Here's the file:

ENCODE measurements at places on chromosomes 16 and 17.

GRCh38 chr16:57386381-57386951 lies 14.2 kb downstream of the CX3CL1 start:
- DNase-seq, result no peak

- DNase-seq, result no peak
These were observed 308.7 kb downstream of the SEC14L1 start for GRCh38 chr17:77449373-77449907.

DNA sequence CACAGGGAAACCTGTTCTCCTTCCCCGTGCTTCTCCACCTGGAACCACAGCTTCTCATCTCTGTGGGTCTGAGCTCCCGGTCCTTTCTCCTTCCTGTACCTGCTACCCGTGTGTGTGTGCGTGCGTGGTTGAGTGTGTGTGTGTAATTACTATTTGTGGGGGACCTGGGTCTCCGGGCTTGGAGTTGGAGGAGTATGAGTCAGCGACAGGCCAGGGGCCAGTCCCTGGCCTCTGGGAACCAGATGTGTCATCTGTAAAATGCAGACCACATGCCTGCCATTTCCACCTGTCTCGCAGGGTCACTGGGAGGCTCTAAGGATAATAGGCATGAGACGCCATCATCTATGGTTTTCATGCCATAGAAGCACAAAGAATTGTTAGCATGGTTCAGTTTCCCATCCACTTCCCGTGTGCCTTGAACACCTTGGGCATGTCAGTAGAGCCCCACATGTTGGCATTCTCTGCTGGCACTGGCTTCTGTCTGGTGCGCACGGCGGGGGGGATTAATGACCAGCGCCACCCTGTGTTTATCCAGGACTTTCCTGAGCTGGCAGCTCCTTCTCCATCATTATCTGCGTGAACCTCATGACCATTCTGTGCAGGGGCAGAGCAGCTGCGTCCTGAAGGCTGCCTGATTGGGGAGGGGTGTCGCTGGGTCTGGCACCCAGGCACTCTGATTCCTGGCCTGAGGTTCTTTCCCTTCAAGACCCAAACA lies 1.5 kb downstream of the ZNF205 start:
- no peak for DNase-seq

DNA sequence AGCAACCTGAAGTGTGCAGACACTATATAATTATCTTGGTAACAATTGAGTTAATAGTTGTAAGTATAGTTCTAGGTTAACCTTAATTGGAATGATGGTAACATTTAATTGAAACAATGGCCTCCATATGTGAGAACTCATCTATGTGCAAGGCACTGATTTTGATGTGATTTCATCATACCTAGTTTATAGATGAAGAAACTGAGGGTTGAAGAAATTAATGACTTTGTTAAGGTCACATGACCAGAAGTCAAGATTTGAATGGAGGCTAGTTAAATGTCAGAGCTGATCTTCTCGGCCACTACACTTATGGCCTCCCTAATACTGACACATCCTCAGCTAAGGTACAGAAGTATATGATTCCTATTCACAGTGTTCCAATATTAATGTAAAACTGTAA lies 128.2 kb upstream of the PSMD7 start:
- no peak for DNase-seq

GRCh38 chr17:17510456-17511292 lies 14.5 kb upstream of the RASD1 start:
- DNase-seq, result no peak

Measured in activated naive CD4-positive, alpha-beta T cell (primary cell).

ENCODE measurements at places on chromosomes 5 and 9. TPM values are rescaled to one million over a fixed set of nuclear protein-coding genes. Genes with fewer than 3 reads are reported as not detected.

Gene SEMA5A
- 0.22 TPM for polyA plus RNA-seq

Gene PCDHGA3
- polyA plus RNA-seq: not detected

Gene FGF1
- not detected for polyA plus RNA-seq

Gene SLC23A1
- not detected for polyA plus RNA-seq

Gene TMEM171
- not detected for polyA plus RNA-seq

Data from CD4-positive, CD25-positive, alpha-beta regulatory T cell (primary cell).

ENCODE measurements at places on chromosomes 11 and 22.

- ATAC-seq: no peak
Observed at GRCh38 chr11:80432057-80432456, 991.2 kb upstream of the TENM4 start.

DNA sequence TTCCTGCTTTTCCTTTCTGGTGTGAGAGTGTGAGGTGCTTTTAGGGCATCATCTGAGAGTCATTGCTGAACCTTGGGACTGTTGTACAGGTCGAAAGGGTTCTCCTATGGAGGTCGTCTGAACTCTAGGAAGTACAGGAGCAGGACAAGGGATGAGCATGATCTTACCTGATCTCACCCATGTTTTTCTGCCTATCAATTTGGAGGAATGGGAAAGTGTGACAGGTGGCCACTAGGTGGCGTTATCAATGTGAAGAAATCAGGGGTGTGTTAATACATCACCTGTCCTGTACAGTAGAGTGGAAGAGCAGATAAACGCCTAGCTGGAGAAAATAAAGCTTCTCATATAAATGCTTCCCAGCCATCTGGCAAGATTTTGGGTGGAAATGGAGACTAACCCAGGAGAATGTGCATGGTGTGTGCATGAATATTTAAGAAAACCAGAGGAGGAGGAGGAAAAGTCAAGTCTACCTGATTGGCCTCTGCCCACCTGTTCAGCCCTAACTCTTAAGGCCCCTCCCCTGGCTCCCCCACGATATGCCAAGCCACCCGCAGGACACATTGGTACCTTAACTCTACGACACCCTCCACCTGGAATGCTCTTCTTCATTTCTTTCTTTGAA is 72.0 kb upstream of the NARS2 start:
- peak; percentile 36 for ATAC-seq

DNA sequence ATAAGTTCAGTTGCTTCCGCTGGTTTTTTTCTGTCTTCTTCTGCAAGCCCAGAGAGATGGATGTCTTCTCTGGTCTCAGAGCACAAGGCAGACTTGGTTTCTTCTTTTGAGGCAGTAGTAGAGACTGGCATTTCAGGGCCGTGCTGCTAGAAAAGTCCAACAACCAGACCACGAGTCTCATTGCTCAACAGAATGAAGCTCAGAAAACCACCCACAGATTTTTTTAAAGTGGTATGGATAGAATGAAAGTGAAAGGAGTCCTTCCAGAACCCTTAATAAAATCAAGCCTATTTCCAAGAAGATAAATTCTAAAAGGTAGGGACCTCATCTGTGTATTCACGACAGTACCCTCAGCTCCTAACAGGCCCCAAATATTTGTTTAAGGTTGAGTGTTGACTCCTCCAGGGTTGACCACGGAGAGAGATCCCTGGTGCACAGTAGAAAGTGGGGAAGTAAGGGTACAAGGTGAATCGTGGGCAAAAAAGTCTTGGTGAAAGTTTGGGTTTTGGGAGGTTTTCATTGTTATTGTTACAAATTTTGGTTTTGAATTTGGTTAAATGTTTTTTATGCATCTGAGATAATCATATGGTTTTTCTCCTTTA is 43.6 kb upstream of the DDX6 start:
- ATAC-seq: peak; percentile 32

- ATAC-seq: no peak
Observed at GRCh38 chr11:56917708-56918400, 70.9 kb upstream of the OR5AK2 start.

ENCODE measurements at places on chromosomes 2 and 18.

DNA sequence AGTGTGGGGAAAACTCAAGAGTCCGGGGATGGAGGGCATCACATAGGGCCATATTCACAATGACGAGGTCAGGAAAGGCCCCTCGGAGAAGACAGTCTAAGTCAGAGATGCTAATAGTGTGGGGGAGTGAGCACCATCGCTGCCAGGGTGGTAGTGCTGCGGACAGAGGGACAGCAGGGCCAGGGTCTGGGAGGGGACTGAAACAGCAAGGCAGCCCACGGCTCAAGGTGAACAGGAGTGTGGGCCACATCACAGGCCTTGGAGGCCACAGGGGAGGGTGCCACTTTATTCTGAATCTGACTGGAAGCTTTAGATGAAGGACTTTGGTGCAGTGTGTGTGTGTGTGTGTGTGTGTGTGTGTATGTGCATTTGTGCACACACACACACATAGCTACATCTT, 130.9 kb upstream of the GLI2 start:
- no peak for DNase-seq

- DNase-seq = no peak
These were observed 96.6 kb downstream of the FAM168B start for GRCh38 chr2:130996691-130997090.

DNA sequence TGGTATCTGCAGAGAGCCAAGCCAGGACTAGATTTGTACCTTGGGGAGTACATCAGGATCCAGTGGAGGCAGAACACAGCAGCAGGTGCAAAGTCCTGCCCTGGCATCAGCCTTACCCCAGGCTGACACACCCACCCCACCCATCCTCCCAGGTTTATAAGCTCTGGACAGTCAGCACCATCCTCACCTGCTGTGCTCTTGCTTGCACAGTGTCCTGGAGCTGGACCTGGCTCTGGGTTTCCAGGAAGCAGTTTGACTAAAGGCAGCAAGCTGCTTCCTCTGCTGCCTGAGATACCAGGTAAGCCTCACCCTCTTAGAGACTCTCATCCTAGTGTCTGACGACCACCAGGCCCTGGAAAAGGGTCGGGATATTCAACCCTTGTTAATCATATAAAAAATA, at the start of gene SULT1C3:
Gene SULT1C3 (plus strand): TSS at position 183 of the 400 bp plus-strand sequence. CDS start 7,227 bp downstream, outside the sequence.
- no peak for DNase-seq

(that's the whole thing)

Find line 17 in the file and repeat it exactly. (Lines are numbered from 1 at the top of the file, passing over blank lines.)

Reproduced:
- polyA plus RNA-seq: not detected